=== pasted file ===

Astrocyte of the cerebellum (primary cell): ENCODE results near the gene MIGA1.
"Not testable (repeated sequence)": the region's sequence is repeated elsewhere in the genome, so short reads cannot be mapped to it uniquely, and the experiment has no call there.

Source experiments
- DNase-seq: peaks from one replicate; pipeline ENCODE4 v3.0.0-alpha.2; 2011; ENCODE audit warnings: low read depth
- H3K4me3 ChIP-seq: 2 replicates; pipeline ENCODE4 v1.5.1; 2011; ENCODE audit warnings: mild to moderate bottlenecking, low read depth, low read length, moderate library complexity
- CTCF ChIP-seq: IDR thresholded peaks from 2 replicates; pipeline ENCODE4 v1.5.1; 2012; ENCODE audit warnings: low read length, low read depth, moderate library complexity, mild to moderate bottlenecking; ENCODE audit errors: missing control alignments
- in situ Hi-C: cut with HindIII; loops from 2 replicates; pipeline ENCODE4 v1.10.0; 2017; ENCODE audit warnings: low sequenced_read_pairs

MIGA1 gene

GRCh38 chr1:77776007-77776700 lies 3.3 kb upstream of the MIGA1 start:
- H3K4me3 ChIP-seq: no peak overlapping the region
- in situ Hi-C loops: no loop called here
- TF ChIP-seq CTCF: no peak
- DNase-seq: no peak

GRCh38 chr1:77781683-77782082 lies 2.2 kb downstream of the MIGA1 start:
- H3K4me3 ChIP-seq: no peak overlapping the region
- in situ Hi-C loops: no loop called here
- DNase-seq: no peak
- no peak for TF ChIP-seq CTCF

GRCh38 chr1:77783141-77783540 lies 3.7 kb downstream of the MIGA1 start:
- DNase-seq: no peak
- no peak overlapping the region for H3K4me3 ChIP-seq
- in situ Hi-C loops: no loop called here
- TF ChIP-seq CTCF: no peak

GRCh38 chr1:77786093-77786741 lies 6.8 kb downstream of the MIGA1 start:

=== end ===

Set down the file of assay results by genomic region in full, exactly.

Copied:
Astrocyte of the cerebellum (primary cell): ENCODE results near the gene MIGA1.
"Not testable (repeated sequence)": the region's sequence is repeated elsewhere in the genome, so short reads cannot be mapped to it uniquely, and the experiment has no call there.

Source experiments
- DNase-seq: peaks from one replicate; pipeline ENCODE4 v3.0.0-alpha.2; 2011; ENCODE audit warnings: low read depth
- H3K4me3 ChIP-seq: 2 replicates; pipeline ENCODE4 v1.5.1; 2011; ENCODE audit warnings: mild to moderate bottlenecking, low read depth, low read length, moderate library complexity
- CTCF ChIP-seq: IDR thresholded peaks from 2 replicates; pipeline ENCODE4 v1.5.1; 2012; ENCODE audit warnings: low read length, low read depth, moderate library complexity, mild to moderate bottlenecking; ENCODE audit errors: missing control alignments
- in situ Hi-C: cut with HindIII; loops from 2 replicates; pipeline ENCODE4 v1.10.0; 2017; ENCODE audit warnings: low sequenced_read_pairs

MIGA1 gene

GRCh38 chr1:77776007-77776700 lies 3.3 kb upstream of the MIGA1 start:
- H3K4me3 ChIP-seq: no peak overlapping the region
- in situ Hi-C loops: no loop called here
- TF ChIP-seq CTCF: no peak
- DNase-seq: no peak

GRCh38 chr1:77781683-77782082 lies 2.2 kb downstream of the MIGA1 start:
- H3K4me3 ChIP-seq: no peak overlapping the region
- in situ Hi-C loops: no loop called here
- DNase-seq: no peak
- no peak for TF ChIP-seq CTCF

GRCh38 chr1:77783141-77783540 lies 3.7 kb downstream of the MIGA1 start:
- DNase-seq: no peak
- no peak overlapping the region for H3K4me3 ChIP-seq
- in situ Hi-C loops: no loop called here
- TF ChIP-seq CTCF: no peak

GRCh38 chr1:77786093-77786741 lies 6.8 kb downstream of the MIGA1 start: